Creationist Wisdom #960: Science or Religion?

Today’s letter-to-the-editor appears in the Canton Repository of Canton, Ohio. Wikipedia says: “The city lies on the edge of Ohio’s extensive Amish country.” The letter is titled Is the Big Bang Theory ‘science’ or ‘religion’?, and the newspaper has a comments section.

Because the writer isn’t a politician, preacher, or other public figure, we won’t embarrass or promote him by using his full name. His first name is Eric. Excerpts from his letter will be enhanced with our Curmudgeonly commentary, some bold font for emphasis, and occasional Curmudgeonly interjections that look [like this]. Here we go!

The astrophysicist Stephen Hawking, in his book “A Brief History of Time,” wrote that the pope told him and his colleagues, “We should not inquire into the big bang.” As for the possibility the universe had “no beginning, no moment of Creation, I had no desire to share the fate of Galileo,” he wrote. So is the Big Bang Theory “science” or is it “religion”?

Is the big bang theory science or religion? That’s Eric’s big question. It may help if we give you the actual quote from: Full text of “Stephen Hawking A Brief History Of Time”:

At the end of the conference [a cosmology conference at the Vatican] the participants were granted an audience with the Pope. He told us that it was all right to study the evolution of the universe after the big bang, but we should not inquire into the big bang itself because that was the moment of Creation and therefore the work of God. I was glad then that he did not know the subject of the talk I had just given at the conference – the possibility that space-time was finite but had no boundary, which means that it had no beginning, no moment of Creation. I had no desire to share the fate of Galileo, with whom I feel a strong sense of identity, partly because of the coincidence of having been born exactly 300 years after his death!

That won’t help you to answer the question, so we’ll just move on. Eric says:

The theme song to the TV show [What?] states our universe began “nearly 14 billion years ago.” This sounds to me like “false precision.” I might say, sarcastically, the universe began in the year 13.8 billion B.C. on the Fourth of July, at high noon.

Eric’s gone from Hawking to the TV show The Big Bang Theory. Neither will help you to answer his question. After quote-mining Hawking and then the theme song of a TV comedy show, he tells us:

Einstein’s Theory of Relativity has been described correctly in one sentence: “It discards the concept of time and space as absolute entities and views them as relative to moving frames of reference.”

That sentence is true, but is it a complete description of Einstein’s theory? Maybe for Eric. Anyway, his letter continues:

The speed of light is the same for all observers, while time and space are sort of “in the eye of the beholder.” Besides relative motion, differences in gravity also cause time and space to be variable. So when we turn our telescopes to look across the universe, what appears to be a billion years ago might just as well be a trillion years or an eternity.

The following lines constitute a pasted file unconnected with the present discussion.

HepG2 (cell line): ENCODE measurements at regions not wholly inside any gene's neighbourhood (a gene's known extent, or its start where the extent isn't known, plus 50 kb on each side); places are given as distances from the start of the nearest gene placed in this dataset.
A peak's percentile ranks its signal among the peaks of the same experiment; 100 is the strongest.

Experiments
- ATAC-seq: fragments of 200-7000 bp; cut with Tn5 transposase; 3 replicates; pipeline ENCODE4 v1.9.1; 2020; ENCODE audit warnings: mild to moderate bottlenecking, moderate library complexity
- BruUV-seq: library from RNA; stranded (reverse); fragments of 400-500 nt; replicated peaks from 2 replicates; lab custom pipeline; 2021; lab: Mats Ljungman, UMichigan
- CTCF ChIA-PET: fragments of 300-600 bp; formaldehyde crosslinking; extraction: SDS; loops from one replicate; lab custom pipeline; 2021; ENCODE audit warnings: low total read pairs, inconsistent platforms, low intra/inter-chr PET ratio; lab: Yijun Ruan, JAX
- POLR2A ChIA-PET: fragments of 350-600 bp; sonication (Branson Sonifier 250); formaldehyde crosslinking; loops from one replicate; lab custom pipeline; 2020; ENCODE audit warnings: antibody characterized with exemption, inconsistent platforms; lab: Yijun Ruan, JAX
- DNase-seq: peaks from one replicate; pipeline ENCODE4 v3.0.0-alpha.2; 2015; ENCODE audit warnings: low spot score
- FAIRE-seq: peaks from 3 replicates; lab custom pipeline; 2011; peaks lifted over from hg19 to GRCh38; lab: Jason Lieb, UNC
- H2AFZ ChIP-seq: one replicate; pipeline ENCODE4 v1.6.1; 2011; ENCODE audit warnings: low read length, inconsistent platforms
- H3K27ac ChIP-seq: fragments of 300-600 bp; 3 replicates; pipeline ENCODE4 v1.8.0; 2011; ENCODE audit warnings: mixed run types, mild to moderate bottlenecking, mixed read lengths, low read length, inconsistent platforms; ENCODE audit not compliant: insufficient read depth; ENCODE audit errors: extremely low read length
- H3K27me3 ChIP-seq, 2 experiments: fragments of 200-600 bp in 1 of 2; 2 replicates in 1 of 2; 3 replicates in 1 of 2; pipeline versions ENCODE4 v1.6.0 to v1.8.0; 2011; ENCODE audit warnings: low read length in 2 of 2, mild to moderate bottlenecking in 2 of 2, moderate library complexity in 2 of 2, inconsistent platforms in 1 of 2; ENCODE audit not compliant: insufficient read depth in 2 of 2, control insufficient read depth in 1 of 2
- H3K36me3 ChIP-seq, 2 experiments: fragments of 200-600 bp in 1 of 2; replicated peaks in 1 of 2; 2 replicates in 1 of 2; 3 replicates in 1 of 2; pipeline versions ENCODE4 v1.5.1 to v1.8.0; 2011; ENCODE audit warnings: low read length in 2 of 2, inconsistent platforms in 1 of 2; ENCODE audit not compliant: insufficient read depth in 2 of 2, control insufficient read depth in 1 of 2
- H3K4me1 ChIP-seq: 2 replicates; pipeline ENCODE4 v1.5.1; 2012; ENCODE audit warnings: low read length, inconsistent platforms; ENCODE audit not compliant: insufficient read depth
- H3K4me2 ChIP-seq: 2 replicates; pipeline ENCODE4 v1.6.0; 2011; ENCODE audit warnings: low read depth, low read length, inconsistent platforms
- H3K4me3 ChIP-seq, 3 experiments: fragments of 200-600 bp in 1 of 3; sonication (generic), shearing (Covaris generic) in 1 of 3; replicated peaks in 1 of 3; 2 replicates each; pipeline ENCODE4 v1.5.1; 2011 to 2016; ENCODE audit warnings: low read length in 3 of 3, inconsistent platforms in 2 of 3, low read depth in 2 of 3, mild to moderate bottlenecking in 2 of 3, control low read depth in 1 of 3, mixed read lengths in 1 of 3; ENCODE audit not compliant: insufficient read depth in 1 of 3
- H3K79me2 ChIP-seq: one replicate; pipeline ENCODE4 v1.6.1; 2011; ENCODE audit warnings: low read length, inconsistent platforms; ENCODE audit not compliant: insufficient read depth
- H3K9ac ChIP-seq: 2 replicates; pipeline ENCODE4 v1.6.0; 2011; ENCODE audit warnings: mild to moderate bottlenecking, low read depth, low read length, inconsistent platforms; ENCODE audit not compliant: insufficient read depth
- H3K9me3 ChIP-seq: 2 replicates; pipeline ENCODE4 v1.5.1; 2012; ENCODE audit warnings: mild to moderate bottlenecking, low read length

What’s he saying? Astronomers don’t know what they’re looking at? It doesn’t matter. He suddenly changes topics again:

The formula for escape velocity was used by a man named Karl Schwarzschild to calculate the size of a “black hole,” using the speed of light as the highest possible escape velocity.

Aaaargh!! Now what’s he saying, and why is he saying it? The Schwarzschild radius of a black hole describes the distance from its center to its event horizon, beyond which light cannot escape. So what?

Eric finishes his brilliant letter with this:

The way the formula works, the larger the mass or amount of substance, the lower the average density. Suppose our universe is on the inside of a very large black hole. There should be an “expansion of space,” just as astronomers are observing. We might call it the “Black Whole Universe.”

There is some fanciful speculation that the observable universe may be within a black hole — see Black hole cosmology. But we fail to understand how that helps to answer his question about whether the big bang theory is science or religion.

We also fail to understand Eric. Is he a creationist? A Time Cube enthusiast? Something else? Can you figure it out, dear reader?

Copyright © 2019. The Sensuous Curmudgeon. All rights reserved.

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7 responses to “Creationist Wisdom #960: Science or Religion?

  1. ???

  2. @FrankB:

    I’ll see your ? and raise you 2 (??).

    ?????

  3. Eddie Janssen

    I know I bring up the subject too often, but Eric seems to be Dunning Kruger squared.

  4. Eric Lipps

    The speed of light is the same for all observers, while time and space are sort of “in the eye of the beholder.” Besides relative motion, differences in gravity also cause time and space to be variable. So when we turn our telescopes to look across the universe, what appears to be a billion years ago might just as well be a trillion years or an eternity.

    AAAAAAAAAAAAAA!!!! No!

    Scientists are perfectly capable of reaching meaningful estimates of how far away objects are, and therefore how long it takes for light from them to reach Earth. Only creationists, who can neither understand the science involved nor do the necessary math, can think that measurements of time and distance for celestial objects are totally uncertain. (And that therefore, though “Eric” doesn’t say so, their true value could be less than, say, 6,000 years.)

  5. @RSG: Yes – I understand Eric even less than you do.

  6. Eric visits the proverbial mad woman in her cell. He takes copious notes, and looks around admiringly at the feces-smeared walls.

    Eric: “Hmmm…interesting approach to making arguments you have here. Mind if I borrow it?”
    Mad Woman: “???”